Bial-Portela & Ca. S.A. v. Alkem Labs. Ltd.
Aptiom® (eslicarbazepine acetate)
September 15, 2022
Case Name: Bial-Portela & Ca. S.A. v. Alkem Labs. Ltd., Civ. Nos. 18-304-CFC-CJB, 20-786-CFC-CJB, 21-186-CFC, 2022 WL 4244989 (D. Del. Sep. 15, 2022) (Connolly, J.)
Drug Product and Patent(s)-in-Suit: Aptiom® (eslicarbazepine acetate); U.S. Patents Nos. 10,675,287 (“the ’287 patent”), 10,695,354 (“the ’354 patent”), 10,702,536 (“the ’536 patent”), 9,763,954 (“the ’954 patent”), and 10,912,781 (“the ’781 patent”)
Nature of the Case and Issue(s) Presented: Alkem submitted an ANDA to FDA for approval of generic eslicarbazepine acetate, a once-a-day tablet used to treat epileptic seizures called partial-onset seizures. Aptiom is marketed by Bial, which filed suit alleging patent infringement of six claims across five patents-in-suit. None of the six asserted claims cover the compound eslicarbazepine acetate; rather, five of the claims cover methods of administering eslicarbazepine acetate and one of the claims is a formulation claim for a tablet with eslicarbazepine acetate as its active pharmaceutical ingredient. The “once-daily patents”—the ’287, ’354, and ’536 patents—claim the administration of eslicarbazepine acetate once-daily to treat partial-onset seizures. The ’954 method of treatment patent claims using eslicarbazepine acetate to treat a patent who has previously been treated with oxcarbazepine but has ongoing seizures. The ’781 formulation patent claims eslicarbazepine acetate along with various other functional excipients and their amounts. Alkem denied infringing the ’781 and ’954 patents and alleged that all six patents-in-suit are invalid. After a three-day bench trial, the court found the ’781 patent infringed and invalid and the ’954 patent not infringed and invalid. The court further found the remaining patents not invalid as obvious.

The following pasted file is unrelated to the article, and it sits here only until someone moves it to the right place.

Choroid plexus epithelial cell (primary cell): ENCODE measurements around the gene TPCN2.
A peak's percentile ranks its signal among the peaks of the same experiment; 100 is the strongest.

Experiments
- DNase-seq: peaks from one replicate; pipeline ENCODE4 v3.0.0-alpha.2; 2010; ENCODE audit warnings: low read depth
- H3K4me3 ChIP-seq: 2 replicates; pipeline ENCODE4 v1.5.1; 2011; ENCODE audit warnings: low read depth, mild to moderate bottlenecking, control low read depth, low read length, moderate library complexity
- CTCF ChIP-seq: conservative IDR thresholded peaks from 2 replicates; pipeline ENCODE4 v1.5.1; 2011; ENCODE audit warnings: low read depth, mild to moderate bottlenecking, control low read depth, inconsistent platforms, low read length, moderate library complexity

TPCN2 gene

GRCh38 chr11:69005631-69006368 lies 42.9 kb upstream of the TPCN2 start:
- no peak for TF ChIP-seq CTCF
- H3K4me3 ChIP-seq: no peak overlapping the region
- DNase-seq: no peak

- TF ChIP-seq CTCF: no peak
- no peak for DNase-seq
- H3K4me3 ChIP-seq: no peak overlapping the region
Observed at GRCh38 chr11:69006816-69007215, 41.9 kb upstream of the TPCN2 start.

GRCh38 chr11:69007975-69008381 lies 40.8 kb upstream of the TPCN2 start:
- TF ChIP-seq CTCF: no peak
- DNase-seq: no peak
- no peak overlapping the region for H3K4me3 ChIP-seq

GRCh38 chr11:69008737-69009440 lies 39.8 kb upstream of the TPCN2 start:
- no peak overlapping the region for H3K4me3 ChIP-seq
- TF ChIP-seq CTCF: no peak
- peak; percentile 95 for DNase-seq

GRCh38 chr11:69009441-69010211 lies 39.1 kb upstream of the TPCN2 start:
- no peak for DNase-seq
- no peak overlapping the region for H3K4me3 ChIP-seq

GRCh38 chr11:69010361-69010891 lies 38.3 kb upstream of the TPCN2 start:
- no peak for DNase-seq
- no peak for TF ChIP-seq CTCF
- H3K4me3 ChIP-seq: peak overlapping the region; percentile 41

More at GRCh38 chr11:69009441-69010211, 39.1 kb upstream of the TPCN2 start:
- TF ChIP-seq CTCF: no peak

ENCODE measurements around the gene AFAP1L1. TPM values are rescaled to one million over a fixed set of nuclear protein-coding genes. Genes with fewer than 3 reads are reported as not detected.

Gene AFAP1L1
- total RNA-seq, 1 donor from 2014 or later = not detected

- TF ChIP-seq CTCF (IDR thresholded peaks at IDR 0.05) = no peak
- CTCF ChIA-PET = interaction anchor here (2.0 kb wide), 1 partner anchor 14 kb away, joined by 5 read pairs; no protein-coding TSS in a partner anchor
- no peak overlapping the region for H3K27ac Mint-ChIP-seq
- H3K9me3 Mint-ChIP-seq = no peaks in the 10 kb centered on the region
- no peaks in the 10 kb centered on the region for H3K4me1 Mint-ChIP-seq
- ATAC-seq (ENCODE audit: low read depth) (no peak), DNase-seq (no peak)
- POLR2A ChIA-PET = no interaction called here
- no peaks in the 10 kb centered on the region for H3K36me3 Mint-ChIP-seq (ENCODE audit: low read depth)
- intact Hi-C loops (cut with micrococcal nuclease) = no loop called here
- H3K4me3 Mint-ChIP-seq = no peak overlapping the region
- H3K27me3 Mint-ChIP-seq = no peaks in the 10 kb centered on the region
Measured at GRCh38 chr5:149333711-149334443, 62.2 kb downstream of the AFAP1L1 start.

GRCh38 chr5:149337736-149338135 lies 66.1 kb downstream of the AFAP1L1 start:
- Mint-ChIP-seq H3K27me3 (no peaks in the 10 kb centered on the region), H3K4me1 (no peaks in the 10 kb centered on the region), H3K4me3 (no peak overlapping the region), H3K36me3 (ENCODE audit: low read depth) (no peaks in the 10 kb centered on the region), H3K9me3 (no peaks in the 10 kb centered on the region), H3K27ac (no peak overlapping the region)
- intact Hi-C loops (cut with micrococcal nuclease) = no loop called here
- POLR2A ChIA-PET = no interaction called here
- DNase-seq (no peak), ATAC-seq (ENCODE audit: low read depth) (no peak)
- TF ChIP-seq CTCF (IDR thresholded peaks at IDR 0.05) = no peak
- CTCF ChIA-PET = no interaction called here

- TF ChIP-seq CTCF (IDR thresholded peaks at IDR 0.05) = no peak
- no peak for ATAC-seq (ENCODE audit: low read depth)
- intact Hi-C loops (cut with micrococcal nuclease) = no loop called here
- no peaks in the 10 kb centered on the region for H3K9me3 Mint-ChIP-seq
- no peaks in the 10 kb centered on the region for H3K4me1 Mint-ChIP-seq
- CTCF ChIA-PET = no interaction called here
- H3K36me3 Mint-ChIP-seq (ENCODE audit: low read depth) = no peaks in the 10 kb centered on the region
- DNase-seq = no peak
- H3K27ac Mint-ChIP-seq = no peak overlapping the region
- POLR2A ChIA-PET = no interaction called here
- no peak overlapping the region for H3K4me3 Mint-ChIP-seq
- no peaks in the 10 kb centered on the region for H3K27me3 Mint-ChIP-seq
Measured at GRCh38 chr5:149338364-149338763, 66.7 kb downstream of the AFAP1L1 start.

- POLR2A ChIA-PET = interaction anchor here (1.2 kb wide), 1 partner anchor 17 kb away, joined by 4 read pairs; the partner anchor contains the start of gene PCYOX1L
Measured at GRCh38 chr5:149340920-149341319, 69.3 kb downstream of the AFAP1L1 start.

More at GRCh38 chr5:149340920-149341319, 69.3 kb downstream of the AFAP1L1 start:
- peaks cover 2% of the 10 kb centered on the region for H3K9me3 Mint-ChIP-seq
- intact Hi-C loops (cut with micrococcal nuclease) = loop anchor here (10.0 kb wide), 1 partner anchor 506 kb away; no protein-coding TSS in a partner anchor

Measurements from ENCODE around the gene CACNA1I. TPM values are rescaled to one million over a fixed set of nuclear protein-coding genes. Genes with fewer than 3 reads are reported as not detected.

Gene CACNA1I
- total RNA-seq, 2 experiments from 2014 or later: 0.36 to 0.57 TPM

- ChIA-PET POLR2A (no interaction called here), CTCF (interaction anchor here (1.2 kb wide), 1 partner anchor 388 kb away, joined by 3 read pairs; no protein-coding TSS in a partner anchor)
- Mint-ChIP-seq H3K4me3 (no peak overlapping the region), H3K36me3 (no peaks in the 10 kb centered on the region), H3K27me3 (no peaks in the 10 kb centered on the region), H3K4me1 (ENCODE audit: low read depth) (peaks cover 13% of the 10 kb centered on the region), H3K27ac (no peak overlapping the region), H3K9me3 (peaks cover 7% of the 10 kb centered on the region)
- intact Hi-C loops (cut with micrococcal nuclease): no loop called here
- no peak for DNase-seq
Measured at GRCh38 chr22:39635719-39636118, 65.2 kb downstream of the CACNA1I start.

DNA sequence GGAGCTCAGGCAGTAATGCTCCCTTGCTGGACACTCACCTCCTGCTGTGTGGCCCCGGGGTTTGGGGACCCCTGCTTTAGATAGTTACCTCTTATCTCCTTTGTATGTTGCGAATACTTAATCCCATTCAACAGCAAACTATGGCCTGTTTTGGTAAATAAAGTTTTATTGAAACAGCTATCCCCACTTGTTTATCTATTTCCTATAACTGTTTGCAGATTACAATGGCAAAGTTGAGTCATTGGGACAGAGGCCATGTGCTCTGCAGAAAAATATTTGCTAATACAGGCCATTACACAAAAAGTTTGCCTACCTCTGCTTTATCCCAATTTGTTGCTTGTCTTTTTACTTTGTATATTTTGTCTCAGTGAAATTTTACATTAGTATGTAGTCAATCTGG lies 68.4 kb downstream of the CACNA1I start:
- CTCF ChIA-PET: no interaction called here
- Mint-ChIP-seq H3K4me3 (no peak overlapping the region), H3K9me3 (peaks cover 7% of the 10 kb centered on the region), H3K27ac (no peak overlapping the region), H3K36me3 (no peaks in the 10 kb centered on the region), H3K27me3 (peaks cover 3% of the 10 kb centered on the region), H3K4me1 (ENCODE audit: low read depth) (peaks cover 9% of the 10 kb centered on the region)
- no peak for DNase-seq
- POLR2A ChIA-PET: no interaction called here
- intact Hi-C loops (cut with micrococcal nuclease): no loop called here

Why Bial-Protela Prevailed: The court first addressed infringement of the ’954 method patent, finding that nothing in Alkem’s label taught, recommended, or encouraged using the ANDA product in patients who are intractable to oxcarbazepine. It further found that nothing in the label suggested that using the product in that patient population specifically would be a “medically desirable activity.” Thus, Alkem’s label did not establish that Alkem intended for its product to be used in this patient population.
With respect to the issue of infringement of the ’781 formulation patent, the dispute, came down to whether Bial proved at trial that microcrystalline cellulose acted as a disintegrant in Alkem’s ANDA product. Based on the Bial’s expert’s testimony, the court found that it did. Microcrystalline cellulose is a well-known disintegrant because of its “good wicking properties and hydrogen bonds between adjacent matchstick–like bundles that break when exposed to water.” Those properties are inherent and will function as such regardless of the amount of microcrystalline cellulose in the compound.